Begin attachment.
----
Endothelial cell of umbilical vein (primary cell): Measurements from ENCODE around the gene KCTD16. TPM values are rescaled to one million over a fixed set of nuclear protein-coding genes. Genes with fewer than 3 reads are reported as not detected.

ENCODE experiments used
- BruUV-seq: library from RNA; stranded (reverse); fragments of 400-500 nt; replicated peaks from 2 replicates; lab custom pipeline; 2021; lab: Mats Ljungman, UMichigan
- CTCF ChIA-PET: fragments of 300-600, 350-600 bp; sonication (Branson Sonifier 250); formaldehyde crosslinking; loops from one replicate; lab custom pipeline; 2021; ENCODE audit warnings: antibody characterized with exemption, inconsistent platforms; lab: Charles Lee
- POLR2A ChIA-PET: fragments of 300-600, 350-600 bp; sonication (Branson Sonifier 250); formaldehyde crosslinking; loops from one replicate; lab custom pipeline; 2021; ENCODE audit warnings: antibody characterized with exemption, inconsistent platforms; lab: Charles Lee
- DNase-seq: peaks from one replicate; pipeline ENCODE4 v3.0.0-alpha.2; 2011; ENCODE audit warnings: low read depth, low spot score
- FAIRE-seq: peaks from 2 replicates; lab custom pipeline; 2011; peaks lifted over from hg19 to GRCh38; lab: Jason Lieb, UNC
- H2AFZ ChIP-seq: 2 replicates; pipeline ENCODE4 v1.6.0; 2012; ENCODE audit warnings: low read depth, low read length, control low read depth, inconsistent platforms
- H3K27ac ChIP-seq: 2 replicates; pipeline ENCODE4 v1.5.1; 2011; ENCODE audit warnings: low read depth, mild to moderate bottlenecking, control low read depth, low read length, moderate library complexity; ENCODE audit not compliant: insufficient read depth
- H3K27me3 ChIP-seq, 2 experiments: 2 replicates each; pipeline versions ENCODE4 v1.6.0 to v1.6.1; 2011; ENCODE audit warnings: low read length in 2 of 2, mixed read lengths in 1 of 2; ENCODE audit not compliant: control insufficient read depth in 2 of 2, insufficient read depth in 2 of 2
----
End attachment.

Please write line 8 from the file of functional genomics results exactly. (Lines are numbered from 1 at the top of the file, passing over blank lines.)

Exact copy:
- H2AFZ ChIP-seq: 2 replicates; pipeline ENCODE4 v1.6.0; 2012; ENCODE audit warnings: low read depth, low read length, control low read depth, inconsistent platforms